This book has a collection of ten articles written during 1982–2007 and an exhaustive introduction on the structural features of Indian society, that is, the enduring social groups, institutions and processes, such as caste, tribe, sect, rural-urban relations, etc. The book views Indian society in contemporary as well as historical perspective, based on a wealth of field research as well as archival material.
The book focuses on the significance of village studies in transforming the understanding of Indian society and also shows how urban centres have been useful in shaping society. Taking a critical look at the prevailing thinking on various structures and institutions, the author uses insights derived from his comprehensive studies of kinship, marriage, religion, and grassroots politics in advancing their studies. He points out the strengths and weaknesses of these structures and institutions and the direction in which they are changing with respect to modern time.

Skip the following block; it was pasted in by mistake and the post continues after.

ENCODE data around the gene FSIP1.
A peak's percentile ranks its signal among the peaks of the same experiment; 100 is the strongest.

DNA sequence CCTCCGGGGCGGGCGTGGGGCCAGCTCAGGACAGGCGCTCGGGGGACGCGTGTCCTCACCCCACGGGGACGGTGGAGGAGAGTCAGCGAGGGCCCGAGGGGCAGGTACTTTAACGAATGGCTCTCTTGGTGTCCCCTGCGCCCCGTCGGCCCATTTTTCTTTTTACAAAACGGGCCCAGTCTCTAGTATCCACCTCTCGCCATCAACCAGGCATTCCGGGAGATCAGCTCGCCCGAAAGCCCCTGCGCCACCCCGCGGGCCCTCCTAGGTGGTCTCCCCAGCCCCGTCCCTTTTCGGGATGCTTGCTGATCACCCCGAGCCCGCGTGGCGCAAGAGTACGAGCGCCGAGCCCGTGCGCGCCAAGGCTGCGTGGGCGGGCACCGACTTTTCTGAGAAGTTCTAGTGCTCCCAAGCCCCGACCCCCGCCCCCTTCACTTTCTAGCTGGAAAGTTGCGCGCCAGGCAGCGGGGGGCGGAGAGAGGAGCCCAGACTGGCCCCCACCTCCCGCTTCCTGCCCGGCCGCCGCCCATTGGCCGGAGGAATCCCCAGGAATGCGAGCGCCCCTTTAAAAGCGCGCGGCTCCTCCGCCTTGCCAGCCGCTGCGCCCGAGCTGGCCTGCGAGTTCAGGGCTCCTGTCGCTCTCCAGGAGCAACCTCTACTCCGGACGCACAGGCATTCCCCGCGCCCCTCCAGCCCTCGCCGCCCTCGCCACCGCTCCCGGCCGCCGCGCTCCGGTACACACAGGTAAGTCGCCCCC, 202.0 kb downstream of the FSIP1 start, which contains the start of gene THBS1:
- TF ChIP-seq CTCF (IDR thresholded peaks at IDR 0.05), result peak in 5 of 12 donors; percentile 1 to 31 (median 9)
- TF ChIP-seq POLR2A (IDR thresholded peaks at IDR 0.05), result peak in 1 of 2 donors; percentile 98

As against the overwhelming emphasis on the hierarchical dimension of caste, this book focuses on its horizontal dimension, that is, every caste’s population spread over villages and towns in an area, its internal organization and differentiation based on networks of kinship, marriage, patron-client relationship, and role of endogamy versus hypergamy in maintaining its boundaries. The tribes are also seen in the same perspective, emphasizing the tribe-caste homology.
Finally, the book provides information on important issues like policy of reservations, the reliability of censuses and surveys of castes and tribes, removal of untouchability, growth of organized religion and secularization.